Second, the Clinton get-out-the-vote operation contributed to Trump’s success by targeting Trump voters (!). Sanders organizers Becky Bond and Zack Exley write in HuffPo:
[A]n examination of the mechanics behind the Clinton’s get out the vote efforts ― reaching out to Clinton voters in key states at the door, on the phone or by text messages ― reveals evidence of what appears to be a pretty shocking truth. Clinton volunteers were inadvertently turning out Trump voters. Possibly in significant numbers.
Volunteers for the Clinton campaign in Pennsylvania, Ohio and North Carolina have reported that when reminding people to vote, they encountered a significant number of Trump voters. Anecdotal evidence points to anywhere from five to 25 percent of contacts were inadvertently targeted to Trump supporters. This is a big deal because when voters are engaged by a volunteer they are significantly more likely to cast a ballot in an election. To make matters worse, because Republicans had a non-existent ground game in many areas this cycle, this powerful reminder from a Clinton volunteer to get out and vote might have been the only personalized GOTV communication these Trump voters received. The campaign’s text messaging GOTV effort may have been the worst offender. Volunteers reported as many as 30% of the replies they received from voters they were urging to get out were Trump supporters.
Granted, this is anecdotal data (and that may be all we have for awhile. Can any readers confirm?) but if we make the easy assumption that the call lists were generated by the Ada algorithm, the anecdotes rapidly scale to a default setting.
Third, the Clinton ground game ignored key swing states and swing counties that Trump won. The Wall Street Journal:
For all their analytical prowess and muscular ground game, the Clinton campaign didn’t spot the rebellion brewing in states they largely took for granted: Wisconsin and Michigan. So confident were they, they seemed focused at the end on a landslide victory that would reshape the map for years to come. Less than a week before Election Day, Mrs. Clinton showed up in Arizona, a state that Democrats hadn’t won in 20 years. She made repeated trips to North Carolina, a state that wasn’t necessary to reaching the 270 Electoral Vote threshold. On the weekend of Oct. 22-23, she said she was done responding to the latest provocations from Mr. Trump and devoted chunks of her speeches to helping Democratic Senate candidates. She appeared to be looking beyond Nov. 8, envisioning her presidency.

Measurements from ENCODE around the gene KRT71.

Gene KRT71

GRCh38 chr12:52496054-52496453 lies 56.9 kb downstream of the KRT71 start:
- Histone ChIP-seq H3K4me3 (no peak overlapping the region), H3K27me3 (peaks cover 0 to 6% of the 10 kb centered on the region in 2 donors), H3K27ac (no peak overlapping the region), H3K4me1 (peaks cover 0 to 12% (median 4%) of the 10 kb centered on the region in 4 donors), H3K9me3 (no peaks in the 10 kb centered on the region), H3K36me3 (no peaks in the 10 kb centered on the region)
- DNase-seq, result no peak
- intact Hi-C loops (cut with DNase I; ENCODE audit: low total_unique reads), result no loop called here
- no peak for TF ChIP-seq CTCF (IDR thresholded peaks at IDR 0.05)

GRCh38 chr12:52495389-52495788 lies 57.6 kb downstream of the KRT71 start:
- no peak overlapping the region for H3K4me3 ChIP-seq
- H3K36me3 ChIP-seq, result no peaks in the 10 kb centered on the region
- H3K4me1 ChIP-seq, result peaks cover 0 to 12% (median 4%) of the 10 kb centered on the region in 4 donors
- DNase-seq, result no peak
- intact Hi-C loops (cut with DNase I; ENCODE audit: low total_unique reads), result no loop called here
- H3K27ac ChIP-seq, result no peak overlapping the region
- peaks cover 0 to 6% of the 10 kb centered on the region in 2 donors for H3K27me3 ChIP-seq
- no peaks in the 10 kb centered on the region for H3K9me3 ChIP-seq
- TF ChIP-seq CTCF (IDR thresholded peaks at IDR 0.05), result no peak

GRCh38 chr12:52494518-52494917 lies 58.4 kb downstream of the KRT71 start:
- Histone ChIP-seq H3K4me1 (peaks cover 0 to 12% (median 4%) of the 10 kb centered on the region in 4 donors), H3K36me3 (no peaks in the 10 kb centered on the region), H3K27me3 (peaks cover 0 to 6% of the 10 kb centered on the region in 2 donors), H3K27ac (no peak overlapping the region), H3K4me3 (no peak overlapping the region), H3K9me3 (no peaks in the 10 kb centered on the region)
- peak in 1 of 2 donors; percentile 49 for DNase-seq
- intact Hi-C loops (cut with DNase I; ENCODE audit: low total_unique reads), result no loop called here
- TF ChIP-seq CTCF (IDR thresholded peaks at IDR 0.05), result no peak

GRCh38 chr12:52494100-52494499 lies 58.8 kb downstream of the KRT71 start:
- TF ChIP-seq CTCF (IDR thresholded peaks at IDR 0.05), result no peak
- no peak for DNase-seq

Had she never stepped foot in North Carolina and instead blanketed the longtime Democratic strongholds of Wisconsin, Pennsylvania and Michigan, the path to 270 might have stayed intact. One longtime Democratic donor describes Mrs. Clinton’s approach as tantamount to “malpractice.”
Bill Clinton seemed to grasp the threat. In early September, he spent part of a day campaigning in largely white counties in southwestern Pennsylvania, trying to peel away Trump supporters and limit the damage. He told crowds that Mr. Trump was offering no real answers to the anxieties of disaffected white voters – the heart of the Trump coalition. It wasn’t enough.
Mrs. Clinton wound up losing both counties her husband visited that day – Fayette and Washington – by far larger margins than President Barack Obama did in 2012. She went on to lose Pennsylvania, a state that Mr. Obama won twice.
Here’s more detail on Pennsylvania. From the Allentown Morning Call:
In recent elections, Democrats have won Pennsylvania in presidential years by piling up huge margins in the urban centers of Philadelphia and Pittsburgh, as well as the state’s suburban counties, while leaving the sparsely populated rural counties to Republicans.
Democrat Hillary Clinton executed that strategy well. She came out of Philadelphia with a 450,000-vote margin, won all four of the suburban counties surrounding Philadelphia and carried Allegheny County by 8,400 more votes than President Barack Obama in 2012.
But there is another ingredient in that winning formula. Winning Democratic candidates pad their lead with votes from counties whose cities were former industrial powerhouses, onetime union strongholds such as Wilkes-Barre, Scranton, Bethlehem and Erie.
“They didn’t finish the job,” said Mark Nevins, a Philadelphia Democratic political consultant. “If you want to point to one county where it really fell apart it would be Luzerne — this Wilkes-Barre, coal area, blue-collar county.”